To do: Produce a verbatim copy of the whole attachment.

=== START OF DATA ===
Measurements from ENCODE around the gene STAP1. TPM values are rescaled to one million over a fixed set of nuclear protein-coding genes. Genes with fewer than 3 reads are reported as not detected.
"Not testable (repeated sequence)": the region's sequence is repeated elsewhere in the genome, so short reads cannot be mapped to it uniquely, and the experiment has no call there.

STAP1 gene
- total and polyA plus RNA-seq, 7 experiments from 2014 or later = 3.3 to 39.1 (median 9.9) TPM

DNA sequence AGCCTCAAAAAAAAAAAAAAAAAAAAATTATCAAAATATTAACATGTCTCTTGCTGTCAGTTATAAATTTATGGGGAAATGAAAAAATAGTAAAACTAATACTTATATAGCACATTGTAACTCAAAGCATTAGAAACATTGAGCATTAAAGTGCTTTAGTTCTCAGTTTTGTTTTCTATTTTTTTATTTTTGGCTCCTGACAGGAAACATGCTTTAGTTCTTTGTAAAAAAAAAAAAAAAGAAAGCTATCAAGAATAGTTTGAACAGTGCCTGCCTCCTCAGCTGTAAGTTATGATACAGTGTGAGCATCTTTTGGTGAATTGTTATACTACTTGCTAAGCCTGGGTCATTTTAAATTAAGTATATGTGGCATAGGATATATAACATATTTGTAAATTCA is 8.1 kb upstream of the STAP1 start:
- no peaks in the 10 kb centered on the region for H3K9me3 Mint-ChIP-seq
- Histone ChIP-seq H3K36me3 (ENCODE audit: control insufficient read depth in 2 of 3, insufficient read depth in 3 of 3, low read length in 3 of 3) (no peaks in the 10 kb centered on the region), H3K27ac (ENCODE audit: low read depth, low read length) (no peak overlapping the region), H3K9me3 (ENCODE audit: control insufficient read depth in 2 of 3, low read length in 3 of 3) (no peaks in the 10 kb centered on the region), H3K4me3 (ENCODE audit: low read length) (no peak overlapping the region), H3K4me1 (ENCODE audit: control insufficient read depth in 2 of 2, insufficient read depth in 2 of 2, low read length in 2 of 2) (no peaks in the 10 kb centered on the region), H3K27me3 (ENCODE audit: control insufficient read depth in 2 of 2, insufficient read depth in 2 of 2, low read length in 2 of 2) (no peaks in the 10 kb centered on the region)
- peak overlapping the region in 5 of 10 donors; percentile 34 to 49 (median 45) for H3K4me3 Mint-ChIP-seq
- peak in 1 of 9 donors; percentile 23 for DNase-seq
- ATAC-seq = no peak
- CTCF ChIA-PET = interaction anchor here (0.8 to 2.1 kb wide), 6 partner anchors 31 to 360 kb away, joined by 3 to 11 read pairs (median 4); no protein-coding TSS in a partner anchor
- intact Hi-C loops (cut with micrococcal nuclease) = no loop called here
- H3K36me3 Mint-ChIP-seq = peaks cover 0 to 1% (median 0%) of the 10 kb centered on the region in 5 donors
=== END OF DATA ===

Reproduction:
Measurements from ENCODE around the gene STAP1. TPM values are rescaled to one million over a fixed set of nuclear protein-coding genes. Genes with fewer than 3 reads are reported as not detected.
"Not testable (repeated sequence)": the region's sequence is repeated elsewhere in the genome, so short reads cannot be mapped to it uniquely, and the experiment has no call there.

STAP1 gene
- total and polyA plus RNA-seq, 7 experiments from 2014 or later = 3.3 to 39.1 (median 9.9) TPM

DNA sequence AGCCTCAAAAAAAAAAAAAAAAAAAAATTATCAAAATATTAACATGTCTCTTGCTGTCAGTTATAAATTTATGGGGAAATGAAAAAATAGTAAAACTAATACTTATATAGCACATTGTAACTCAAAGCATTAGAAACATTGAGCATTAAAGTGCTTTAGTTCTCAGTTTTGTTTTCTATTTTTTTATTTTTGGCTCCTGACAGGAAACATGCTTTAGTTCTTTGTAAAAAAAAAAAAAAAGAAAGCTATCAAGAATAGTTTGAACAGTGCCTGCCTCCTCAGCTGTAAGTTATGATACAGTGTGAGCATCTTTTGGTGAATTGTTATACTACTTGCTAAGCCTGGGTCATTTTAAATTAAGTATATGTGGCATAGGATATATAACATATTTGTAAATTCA is 8.1 kb upstream of the STAP1 start:
- no peaks in the 10 kb centered on the region for H3K9me3 Mint-ChIP-seq
- Histone ChIP-seq H3K36me3 (ENCODE audit: control insufficient read depth in 2 of 3, insufficient read depth in 3 of 3, low read length in 3 of 3) (no peaks in the 10 kb centered on the region), H3K27ac (ENCODE audit: low read depth, low read length) (no peak overlapping the region), H3K9me3 (ENCODE audit: control insufficient read depth in 2 of 3, low read length in 3 of 3) (no peaks in the 10 kb centered on the region), H3K4me3 (ENCODE audit: low read length) (no peak overlapping the region), H3K4me1 (ENCODE audit: control insufficient read depth in 2 of 2, insufficient read depth in 2 of 2, low read length in 2 of 2) (no peaks in the 10 kb centered on the region), H3K27me3 (ENCODE audit: control insufficient read depth in 2 of 2, insufficient read depth in 2 of 2, low read length in 2 of 2) (no peaks in the 10 kb centered on the region)
- peak overlapping the region in 5 of 10 donors; percentile 34 to 49 (median 45) for H3K4me3 Mint-ChIP-seq
- peak in 1 of 9 donors; percentile 23 for DNase-seq
- ATAC-seq = no peak
- CTCF ChIA-PET = interaction anchor here (0.8 to 2.1 kb wide), 6 partner anchors 31 to 360 kb away, joined by 3 to 11 read pairs (median 4); no protein-coding TSS in a partner anchor
- intact Hi-C loops (cut with micrococcal nuclease) = no loop called here
- H3K36me3 Mint-ChIP-seq = peaks cover 0 to 1% (median 0%) of the 10 kb centered on the region in 5 donors